Mission Possible: Working With a Strategic Purpose Can Mean Greater Job Satisfaction

Media vet gives strategy on infusing passion in professional path

(Image: Thinkstock)

What comes to mind when you hear about an interesting job opportunity? For most, the answer tends to include one of these three elements: better title, higher salary, more flexibility.

These are all great things to consider, but one critical consideration is missing: greater opportunity to fulfill your mission. Having a mission gives your work purpose, one that goes beyond the organization you serve. Working with this mission in mind will lead to true career satisfaction.

In order to explore the mission-driven career path, I spoke with Lydia Sermons, executive director of the African-American Experience Fund, a former television news producer and public relations executive who is now using skills gleaned from a successful 20-year media career to shine a spotlight on the National Park Service’s African-American focused sites. Here are three tips that Sermons shared regarding how she moved beyond simply working a job to fulfilling a mission:

Assemble your “kitchen cabinet” when planning your career. Many people have a personal board of directors with whom they discuss career aspirations, but Sermons believes that you also need a small group of people—two to four—who know you on a personal level and have a good understanding of where you are in your career. “Talk through your struggles, failures, successes and goals with this close cabinet,” Sermons says. “These are the people who will be able to pinpoint the not-so-obvious things that you need to consider as you navigate your career because they know you so well.” This group proved to be important to her as she considered taking her current position at the African-American Experience Fund.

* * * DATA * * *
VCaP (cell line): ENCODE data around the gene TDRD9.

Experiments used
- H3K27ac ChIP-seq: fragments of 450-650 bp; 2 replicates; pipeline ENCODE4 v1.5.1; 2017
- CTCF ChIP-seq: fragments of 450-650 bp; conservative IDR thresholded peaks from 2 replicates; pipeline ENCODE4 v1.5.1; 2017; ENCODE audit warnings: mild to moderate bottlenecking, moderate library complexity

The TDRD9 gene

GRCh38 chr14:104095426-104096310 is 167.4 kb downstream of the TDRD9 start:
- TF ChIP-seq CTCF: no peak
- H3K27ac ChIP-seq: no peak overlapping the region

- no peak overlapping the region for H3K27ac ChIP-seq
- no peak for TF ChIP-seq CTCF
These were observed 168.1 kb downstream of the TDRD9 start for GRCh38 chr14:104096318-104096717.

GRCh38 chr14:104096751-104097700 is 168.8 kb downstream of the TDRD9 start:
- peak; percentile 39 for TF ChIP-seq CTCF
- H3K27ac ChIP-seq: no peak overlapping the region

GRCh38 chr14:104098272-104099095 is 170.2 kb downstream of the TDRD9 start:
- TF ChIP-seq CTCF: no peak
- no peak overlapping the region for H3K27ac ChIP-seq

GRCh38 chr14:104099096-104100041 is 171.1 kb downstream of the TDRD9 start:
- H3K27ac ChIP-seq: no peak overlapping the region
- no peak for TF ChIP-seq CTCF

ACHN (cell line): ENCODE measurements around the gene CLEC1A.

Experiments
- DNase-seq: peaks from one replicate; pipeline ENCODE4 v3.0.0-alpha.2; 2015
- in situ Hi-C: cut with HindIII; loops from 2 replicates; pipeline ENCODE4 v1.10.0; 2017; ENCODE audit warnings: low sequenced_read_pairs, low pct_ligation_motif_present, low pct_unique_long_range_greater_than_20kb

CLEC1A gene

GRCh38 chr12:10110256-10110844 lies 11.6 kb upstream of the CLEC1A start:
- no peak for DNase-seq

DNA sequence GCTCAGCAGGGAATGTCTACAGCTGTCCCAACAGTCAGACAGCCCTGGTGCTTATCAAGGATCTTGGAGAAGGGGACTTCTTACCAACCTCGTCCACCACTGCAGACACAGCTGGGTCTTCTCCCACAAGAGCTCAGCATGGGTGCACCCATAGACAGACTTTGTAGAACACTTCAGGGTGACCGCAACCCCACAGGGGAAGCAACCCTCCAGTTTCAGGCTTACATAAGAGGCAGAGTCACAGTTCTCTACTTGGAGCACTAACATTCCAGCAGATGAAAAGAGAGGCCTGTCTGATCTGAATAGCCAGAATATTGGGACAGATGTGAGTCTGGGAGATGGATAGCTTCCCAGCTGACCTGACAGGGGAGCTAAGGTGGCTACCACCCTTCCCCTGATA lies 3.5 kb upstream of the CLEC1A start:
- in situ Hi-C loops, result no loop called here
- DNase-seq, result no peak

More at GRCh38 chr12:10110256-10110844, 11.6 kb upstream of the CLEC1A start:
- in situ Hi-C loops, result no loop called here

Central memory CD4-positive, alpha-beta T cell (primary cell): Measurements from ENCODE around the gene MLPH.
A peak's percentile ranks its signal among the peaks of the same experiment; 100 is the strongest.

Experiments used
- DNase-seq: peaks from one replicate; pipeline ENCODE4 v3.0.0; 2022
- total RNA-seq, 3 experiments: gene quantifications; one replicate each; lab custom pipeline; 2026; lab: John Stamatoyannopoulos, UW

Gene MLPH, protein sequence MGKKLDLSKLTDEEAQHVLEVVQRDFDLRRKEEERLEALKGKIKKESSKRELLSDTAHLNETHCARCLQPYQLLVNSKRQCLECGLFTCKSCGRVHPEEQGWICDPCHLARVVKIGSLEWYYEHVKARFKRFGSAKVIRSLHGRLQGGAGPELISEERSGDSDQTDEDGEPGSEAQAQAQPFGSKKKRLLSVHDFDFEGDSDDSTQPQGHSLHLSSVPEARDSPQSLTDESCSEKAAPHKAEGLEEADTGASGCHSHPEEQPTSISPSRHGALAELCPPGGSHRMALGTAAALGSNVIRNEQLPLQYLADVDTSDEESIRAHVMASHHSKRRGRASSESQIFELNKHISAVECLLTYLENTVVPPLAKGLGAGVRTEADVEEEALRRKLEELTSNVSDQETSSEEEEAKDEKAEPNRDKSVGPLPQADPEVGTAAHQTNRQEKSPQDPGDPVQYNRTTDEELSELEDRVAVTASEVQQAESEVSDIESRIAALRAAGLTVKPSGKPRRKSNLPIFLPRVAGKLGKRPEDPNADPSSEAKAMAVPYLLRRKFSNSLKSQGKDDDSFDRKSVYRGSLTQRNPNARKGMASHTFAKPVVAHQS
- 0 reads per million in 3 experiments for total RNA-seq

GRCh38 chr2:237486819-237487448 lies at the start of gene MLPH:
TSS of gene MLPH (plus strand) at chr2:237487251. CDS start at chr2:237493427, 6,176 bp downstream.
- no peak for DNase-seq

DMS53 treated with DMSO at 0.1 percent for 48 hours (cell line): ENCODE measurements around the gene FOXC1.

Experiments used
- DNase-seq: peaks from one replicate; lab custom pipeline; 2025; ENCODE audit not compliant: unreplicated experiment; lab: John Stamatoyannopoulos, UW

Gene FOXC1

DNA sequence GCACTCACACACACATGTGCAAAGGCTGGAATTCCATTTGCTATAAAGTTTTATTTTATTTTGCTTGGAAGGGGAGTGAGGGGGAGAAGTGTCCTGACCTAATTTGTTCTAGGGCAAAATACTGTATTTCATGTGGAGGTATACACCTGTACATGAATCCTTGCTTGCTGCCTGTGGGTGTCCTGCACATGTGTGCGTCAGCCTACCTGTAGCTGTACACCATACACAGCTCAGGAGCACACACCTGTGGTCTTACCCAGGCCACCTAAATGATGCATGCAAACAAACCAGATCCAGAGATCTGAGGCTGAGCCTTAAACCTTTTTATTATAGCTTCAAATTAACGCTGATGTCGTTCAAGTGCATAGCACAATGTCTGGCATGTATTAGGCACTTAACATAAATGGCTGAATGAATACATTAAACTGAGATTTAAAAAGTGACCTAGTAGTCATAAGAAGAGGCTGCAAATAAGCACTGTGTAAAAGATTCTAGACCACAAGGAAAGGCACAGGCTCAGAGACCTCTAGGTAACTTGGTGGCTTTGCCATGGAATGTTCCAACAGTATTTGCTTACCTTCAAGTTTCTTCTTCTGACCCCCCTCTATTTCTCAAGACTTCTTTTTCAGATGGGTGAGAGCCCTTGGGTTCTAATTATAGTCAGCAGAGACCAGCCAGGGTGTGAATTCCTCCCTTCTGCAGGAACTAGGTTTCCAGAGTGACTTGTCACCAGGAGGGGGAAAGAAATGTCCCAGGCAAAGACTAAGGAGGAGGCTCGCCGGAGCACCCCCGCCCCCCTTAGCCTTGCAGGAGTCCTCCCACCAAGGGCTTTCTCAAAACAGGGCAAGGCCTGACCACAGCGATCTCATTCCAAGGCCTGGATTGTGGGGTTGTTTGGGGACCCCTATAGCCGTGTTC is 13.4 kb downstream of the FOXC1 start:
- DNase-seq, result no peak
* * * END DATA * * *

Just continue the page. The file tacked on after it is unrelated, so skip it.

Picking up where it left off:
Have a clear vision that connects to your mission. For Sermons, this came in two parts: understanding her career mission and having a vision for how each role connected to her larger mission. While she did not declare it to be her mission at the start of her career, there were clear moments when she could see that with each role she accepted she was ultimately completing work that supported the African-American community—including a stint with President Clinton’s “One America Initiative on Race.”

Ensure there is a connection between you and your role. Throughout her career, Sermons looked for ways to mix things up. She firmly believes that “if you can only do one thing in life, it limits your opportunities.” She kept an open mind as she considered career transitions, but once each position passed the vision/mission test, Sermons also looked for where she connected directly with the role in terms of her passions, interests and experience. If you cannot bring a unique part of yourself to a new role and see where it aligns with your mission, it may not be the best career option for you.

Ultimately, there will be times when you need to do a job to gain the experience and pay the bills, but if career satisfaction is what you’re after, you need to move past “work” and start fulfilling your mission.

James S. Walker (@jaywalk1 ) is a global digital manager on the Nature Conservancy’s international digital marketing team. Intrigued by how social and cultural insights connect people on a global level, Walker has completed long-term project assignments in China and Mongolia, and chronicles his thoughts on the industry via his blog, PR Prescriptions, and Website, Socially Diverse.

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